Residents who don’t have jobs frequently turn to a life of crime and drugs. All of Alderman Pawar’s economic development plans involved higher government spending and class and race warfare.

  8. - Anonymous - Thursday, Oct 12, 17 @ 10:23 am:

    The looming question now is, who will his dozens of supporters migrate to?

  9. - City Zen - Thursday, Oct 12, 17 @ 10:25 am:

    “Briefly, I want to explain why”

    1,723 words later…

  10. - Arsenal - Thursday, Oct 12, 17 @ 10:25 am:

    ==Alderman Pawar has never addressed how “progressive policies” that demonize private sector business do not help middle class families who rely on those companies for their income.==

    Yes, clearly his biggest problem in a Democratic Primary was his failure to blindly accept and parrot the spin-iest of right wing spin.

  11. - JJJJJJJJJJ - Thursday, Oct 12, 17 @ 10:26 am:

    @Lucky Pierre

    Class? Maybe. Race? Nope. Pawar pretty explicitly ran on linking the issues of people of color to the issues of white people.

    Do you have any examples of him inciting race warfare?

  12. - Loop Lady - Thursday, Oct 12, 17 @ 10:28 am:

    Pawars folks might have find their second best in Biss…JB is not a progressive candidate…Establishment darling…

  13. - MissingG - Thursday, Oct 12, 17 @ 10:28 am:

    He’s started an excellent campaign for Mayor of Chicago. Now the question is whether he’ll back Biss, as you’d expect from his ideology, or Pritzker, as you’d expect from his desire to be Mayor.

  14. - Loop Lady - Thursday, Oct 12, 17 @ 10:29 am:

    May find…

  15. - Ron Burgundy - Thursday, Oct 12, 17 @ 10:30 am:

    While he is idealistic in his views, he at least is realistic in what he was facing. More than some others can say. Good for him. Right decision.

  16. - Curl of the Burl - Thursday, Oct 12, 17 @ 10:30 am:

    Zen - he was just channeling his Inner Biss.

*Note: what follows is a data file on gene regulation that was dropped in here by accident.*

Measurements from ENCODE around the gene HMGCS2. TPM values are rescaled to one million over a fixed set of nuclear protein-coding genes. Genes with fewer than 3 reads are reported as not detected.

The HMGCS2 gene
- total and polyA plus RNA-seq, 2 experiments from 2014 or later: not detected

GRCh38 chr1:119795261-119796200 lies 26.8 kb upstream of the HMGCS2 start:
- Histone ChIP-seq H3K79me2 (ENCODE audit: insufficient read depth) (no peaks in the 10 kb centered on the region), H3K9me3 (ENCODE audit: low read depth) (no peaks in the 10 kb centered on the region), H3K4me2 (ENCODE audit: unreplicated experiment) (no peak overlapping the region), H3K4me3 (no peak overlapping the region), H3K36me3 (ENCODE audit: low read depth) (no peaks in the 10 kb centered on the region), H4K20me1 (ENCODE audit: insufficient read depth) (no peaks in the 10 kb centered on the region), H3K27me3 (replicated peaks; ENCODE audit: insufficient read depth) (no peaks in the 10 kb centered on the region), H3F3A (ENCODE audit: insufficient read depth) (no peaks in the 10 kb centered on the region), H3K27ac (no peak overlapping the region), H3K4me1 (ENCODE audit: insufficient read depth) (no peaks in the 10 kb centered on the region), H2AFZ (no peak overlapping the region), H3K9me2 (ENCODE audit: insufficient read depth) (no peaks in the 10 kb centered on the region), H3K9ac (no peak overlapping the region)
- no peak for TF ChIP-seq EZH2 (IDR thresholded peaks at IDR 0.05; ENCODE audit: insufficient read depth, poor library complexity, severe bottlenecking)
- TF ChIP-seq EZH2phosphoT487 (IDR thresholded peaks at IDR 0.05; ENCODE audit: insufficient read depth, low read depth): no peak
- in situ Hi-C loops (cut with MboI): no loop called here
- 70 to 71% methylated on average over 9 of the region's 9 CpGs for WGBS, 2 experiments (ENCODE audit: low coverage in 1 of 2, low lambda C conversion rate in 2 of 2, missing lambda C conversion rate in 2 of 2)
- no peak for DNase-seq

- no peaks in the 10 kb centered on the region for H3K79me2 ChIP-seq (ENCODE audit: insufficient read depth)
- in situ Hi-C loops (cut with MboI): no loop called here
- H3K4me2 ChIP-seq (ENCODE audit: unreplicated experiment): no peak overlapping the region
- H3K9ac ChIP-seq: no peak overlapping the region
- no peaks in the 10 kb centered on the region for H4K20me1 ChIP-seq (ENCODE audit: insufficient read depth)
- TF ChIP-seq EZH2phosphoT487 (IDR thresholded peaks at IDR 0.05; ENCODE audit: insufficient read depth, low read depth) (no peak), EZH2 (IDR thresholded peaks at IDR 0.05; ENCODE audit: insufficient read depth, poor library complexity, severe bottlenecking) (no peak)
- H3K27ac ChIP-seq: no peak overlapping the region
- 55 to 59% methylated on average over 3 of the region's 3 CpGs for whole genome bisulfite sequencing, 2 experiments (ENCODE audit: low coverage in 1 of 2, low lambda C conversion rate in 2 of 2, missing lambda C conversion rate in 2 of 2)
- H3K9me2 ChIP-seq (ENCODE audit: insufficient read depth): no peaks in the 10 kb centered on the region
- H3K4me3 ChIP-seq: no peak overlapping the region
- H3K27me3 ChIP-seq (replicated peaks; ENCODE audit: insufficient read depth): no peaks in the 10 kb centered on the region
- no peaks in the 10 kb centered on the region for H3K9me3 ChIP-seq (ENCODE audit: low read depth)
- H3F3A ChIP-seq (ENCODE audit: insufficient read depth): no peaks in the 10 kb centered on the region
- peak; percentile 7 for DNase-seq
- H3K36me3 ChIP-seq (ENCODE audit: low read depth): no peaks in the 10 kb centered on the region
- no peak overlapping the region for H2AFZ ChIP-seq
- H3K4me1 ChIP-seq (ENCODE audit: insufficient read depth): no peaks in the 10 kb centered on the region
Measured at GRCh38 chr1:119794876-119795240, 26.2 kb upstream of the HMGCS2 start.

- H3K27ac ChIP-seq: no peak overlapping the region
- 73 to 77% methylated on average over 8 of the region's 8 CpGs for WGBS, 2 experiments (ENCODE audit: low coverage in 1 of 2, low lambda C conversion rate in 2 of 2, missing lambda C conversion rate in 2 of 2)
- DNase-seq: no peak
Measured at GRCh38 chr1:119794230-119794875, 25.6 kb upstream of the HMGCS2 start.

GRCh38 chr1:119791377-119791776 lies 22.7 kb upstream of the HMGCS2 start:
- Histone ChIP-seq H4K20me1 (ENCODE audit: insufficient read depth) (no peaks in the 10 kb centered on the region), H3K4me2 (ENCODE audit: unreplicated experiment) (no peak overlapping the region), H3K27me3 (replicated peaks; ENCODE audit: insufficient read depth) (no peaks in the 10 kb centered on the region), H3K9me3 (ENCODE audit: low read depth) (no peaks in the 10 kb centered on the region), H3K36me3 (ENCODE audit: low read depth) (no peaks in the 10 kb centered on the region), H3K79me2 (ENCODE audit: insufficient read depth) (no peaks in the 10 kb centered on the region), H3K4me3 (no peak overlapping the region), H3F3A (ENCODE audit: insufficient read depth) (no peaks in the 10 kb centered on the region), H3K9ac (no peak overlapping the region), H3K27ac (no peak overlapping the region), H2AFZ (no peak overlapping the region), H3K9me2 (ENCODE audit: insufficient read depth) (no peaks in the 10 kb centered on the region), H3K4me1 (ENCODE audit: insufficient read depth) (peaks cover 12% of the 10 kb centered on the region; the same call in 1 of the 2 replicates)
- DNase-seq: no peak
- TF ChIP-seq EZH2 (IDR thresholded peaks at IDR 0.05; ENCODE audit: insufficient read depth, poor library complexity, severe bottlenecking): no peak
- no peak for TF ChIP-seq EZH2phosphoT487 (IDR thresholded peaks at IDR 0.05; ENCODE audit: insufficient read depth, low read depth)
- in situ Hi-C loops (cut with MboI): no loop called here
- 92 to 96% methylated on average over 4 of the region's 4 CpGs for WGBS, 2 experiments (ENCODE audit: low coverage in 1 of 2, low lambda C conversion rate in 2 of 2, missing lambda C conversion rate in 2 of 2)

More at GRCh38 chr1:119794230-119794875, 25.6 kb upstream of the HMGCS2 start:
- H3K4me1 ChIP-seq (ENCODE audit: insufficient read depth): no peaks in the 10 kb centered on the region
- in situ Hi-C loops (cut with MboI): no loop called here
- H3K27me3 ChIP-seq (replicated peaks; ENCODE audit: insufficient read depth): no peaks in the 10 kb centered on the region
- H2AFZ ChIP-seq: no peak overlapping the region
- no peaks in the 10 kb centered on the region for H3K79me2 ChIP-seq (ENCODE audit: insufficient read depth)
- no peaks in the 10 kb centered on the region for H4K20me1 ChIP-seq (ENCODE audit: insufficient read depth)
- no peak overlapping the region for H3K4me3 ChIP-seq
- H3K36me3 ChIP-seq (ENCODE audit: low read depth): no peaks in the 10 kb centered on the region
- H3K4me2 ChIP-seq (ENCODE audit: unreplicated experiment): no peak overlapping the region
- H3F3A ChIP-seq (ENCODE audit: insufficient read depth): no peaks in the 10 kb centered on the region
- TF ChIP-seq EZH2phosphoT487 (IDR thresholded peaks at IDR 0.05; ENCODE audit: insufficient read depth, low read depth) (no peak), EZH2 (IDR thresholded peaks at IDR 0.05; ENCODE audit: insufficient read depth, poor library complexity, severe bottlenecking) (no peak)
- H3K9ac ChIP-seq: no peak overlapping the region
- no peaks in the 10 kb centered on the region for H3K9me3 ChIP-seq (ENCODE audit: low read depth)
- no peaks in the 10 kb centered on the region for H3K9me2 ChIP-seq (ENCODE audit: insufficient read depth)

17. - 47th Ward - Thursday, Oct 12, 17 @ 10:31 am:

    He ran a good campaign and he raised some really important issues that needed to be put on the table for all of us to discuss. He did the Democratic nominee a favor by starting that conversation and talking about how we are all connected together in Illinois. Our divisions are based on race and class, and we need to focus instead on what we all have in common. That’s a winning message in my book.

    He’s got a bright future and I wish him well.

  18. - TopHatMonocle - Thursday, Oct 12, 17 @ 10:33 am:

    About time. Along with this, Daiber, Hardiman, and Paterakis probably won’t make the ballot. As far as I know neither Daiber or Paterakis have running mates so they can’t even circulate right now. That leaves Biss, Kennedy, and Pritzker.

    This probably won’t make a meaningful impact because I don’t think Pawar had many supporters. I would think anyone who did support him would move over to Biss, but they might not know who Biss is. Since Pritzker is the only one really communicating to Dem voters right now he might pick up a lot of these, but there’s not much to pick up.

  19. - 4 percent - Thursday, Oct 12, 17 @ 10:37 am:

    He stoked the flames of battles based on class by demonizing those he disagreed with whether based on wages/income, religious views, and the like. He ran a populist campaign and only forgot to mention that government should also provide a chicken in every pot.

  20. - Rabid - Thursday, Oct 12, 17 @ 10:38 am:

    the first candidate to fight for legalization, thanks

  21. - Dan Johnson - Thursday, Oct 12, 17 @ 10:38 am:

    Ameya elevated the debate. It makes me sad for our democracy that raising almost a million dollars (even with thousands of supporters, a qualified candidate and a thoughtful platform) six months before the primary isn’t enough to continue.

    Thanks for running. (That also goes to all candidates in every race of every party).

  22. - Anonymous - Thursday, Oct 12, 17 @ 10:38 am:

    He referenced Plutarch? Good lord…

  23. - lake county democrat - Thursday, Oct 12, 17 @ 10:44 am:

    Biss is a stalking horse. There’s only one candidate with the possibility of beating the candidate who couldn’t decide if he liked President Obama more than Mitt Romney or Newt Gingrich. Biss can’t beat JB and if he did he’d be the 2nd coming of Dawn Clark Netsch in the general.

  24. - JohnnyPyleDriver - Thursday, Oct 12, 17 @ 10:46 am: